DUBLIN -- The sacrifice that U.S. troops made in Vietnam was not in vain, two natives of the country told veterans Saturday at a welcome home ceremony.
Yung Krall was 11 years old when the U.S. began a rapid troop buildup in 1965. She went on to become a spy for the U.S. and now lives in Atlanta.
She was the keynote speaker at a ceremony Saturday at the Carl Vinson VA Medical Center to welcome home the troops and recognize the 50th anniversary of the war. She was joined briefly on stage by her friend, Hai Cao, who also grew up in Vietnam during the war and now lives in Lawrenceville.
Both of them said that they and many other Vietnamese people owe their lives to the American war effort.
Krall said she played a role in the arrest and conviction of two U.S. citizens who were passing secret information to the North Vietnamese.
“That was one way for me to pay back, as I had promised, (U.S. troops) who kept my mom and my sisters safe,” she said.
Krall said she has a death sentence against her in Vietnam that is still in place, and she cannot travel to the country because of it. Her son is actor and comedian Lance Krall.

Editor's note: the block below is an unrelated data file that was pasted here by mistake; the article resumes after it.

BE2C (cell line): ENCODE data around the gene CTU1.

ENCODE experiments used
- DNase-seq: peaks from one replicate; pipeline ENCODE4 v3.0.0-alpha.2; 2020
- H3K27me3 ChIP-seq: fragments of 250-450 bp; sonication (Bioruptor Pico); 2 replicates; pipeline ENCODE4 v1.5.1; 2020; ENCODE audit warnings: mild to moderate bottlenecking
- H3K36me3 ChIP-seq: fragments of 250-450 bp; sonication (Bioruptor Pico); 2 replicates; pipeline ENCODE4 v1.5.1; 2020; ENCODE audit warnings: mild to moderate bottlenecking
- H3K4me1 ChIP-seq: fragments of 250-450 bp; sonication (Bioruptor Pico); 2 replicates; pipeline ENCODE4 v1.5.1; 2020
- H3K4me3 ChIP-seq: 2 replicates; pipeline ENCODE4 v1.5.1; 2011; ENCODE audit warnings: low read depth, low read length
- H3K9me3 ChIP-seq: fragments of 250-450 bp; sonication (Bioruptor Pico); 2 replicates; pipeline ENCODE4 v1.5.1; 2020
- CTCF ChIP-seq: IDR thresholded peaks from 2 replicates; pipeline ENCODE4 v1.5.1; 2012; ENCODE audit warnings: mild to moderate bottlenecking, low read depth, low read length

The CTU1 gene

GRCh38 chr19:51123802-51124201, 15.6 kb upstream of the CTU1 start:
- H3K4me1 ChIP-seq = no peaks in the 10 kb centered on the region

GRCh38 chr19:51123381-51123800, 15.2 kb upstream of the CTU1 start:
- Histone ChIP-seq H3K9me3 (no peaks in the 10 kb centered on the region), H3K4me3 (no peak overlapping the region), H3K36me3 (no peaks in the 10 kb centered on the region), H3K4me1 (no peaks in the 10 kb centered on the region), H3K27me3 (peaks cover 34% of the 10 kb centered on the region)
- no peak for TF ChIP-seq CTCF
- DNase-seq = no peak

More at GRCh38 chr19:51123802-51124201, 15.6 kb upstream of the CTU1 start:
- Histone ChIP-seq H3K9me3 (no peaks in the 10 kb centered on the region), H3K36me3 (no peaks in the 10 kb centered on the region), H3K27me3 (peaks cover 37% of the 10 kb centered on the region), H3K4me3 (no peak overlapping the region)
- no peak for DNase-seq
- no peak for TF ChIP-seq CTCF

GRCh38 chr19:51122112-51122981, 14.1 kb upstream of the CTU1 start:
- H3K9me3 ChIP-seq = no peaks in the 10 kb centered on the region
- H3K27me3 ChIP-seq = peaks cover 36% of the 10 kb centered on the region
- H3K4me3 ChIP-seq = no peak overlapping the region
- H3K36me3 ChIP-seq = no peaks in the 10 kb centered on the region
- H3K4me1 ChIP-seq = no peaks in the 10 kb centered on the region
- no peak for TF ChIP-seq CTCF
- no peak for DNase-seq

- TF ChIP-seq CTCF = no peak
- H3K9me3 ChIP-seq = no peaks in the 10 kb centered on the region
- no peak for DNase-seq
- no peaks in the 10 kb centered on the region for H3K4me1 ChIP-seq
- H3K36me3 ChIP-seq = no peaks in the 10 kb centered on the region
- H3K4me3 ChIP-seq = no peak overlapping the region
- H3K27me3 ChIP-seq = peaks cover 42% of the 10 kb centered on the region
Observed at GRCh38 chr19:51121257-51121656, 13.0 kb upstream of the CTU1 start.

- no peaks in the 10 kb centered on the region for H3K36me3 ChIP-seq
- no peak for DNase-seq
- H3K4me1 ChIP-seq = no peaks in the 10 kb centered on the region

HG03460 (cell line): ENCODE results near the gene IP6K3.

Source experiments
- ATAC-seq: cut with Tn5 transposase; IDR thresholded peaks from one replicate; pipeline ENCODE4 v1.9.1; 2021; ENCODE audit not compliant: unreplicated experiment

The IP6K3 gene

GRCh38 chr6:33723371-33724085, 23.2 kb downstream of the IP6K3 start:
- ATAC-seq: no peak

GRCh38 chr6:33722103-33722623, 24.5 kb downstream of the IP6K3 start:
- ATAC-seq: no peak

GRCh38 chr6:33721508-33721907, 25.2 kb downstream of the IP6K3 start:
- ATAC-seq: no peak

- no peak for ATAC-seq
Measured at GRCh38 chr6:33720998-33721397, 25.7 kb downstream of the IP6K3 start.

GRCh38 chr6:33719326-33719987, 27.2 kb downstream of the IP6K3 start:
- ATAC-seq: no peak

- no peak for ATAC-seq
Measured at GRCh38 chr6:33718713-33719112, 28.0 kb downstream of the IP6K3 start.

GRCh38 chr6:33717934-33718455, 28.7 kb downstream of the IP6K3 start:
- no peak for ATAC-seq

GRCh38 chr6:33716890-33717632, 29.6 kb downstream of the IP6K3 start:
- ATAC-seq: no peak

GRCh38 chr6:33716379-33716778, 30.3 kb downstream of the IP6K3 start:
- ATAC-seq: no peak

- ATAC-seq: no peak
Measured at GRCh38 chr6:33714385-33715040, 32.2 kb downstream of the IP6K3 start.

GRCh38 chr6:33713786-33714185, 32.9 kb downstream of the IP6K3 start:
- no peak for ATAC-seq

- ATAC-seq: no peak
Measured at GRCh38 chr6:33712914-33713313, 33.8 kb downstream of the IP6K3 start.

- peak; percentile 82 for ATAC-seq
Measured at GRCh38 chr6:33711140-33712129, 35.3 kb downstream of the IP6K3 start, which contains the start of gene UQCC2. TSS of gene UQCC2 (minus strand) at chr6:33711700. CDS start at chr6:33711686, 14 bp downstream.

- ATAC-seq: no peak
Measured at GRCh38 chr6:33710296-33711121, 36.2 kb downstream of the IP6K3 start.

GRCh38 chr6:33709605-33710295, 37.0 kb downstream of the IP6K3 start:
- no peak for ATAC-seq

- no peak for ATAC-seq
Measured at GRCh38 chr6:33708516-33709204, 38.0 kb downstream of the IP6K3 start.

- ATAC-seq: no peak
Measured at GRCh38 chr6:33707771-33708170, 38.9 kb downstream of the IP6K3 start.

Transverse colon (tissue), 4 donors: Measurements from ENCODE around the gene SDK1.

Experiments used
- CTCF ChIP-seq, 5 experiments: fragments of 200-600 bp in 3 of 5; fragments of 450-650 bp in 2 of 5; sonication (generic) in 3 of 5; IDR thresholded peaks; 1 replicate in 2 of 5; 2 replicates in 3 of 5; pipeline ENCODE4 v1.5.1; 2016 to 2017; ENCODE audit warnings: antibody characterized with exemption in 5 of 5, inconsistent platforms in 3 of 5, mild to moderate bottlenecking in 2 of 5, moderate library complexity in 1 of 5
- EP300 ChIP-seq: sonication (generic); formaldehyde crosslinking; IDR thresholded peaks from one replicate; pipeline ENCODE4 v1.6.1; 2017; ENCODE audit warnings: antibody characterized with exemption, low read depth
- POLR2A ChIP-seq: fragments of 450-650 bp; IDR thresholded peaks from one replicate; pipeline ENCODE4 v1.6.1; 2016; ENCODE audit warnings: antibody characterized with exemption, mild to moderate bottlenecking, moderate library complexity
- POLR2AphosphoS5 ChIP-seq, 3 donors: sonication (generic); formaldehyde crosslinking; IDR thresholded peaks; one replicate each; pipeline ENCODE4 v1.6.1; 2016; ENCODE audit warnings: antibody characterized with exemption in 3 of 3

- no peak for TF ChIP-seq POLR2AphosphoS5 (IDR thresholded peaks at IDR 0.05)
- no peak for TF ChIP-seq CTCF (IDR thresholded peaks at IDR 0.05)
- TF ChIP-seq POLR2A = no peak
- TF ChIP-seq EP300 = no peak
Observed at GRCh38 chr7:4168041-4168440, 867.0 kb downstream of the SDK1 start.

Cao said he and many other Vietnamese people are thankful for what the U.S. troops did.
“There is a lot of us, my generation, that has always appreciated the intervention of the Americans,” he said. “We honor you, we would not be here without your help. ... What you heard from Walter Cronkite, and those guys, that’s not true.”
Krall’s father became a communist and went to the north, but her mother opposed that ideology and stayed in the south. She and her sisters remained with her mother, and it left her with conflicted feelings. She wanted the south to win, but she knew that would mean she would likely never see her father again.
She cried a lot, she said, and that’s why she named her autobiography, “A Thousand Tears Falling.”
Also speaking at the ceremony was Cary King, at Atlanta attorney who served in the Army infantry in Vietnam. He was awarded five Bronze Stars, two of which were for valor.
He remembered when he came home that he got on a plane from San Francisco to Baltimore, and a man sitting next to him got up and moved because King was a soldier.
“Those are still very painful memories to me, so I am honored and happy to say that this 50th anniversary is to bring us home,” he said. “We were treated as if we were carrying some form of disease.”
About 300 people attended the ceremony, including many Vietnam veterans.
Joseph Bivens, an Army veteran of Vietnam, was among those in attendance.
“It’s very nice,” he said of the ceremony. “We weren’t even recognized as a war when I left from over there. We were a conflict. Now they are giving us this. It’s nice.”
To contact writer Wayne Crenshaw, call 256-9725.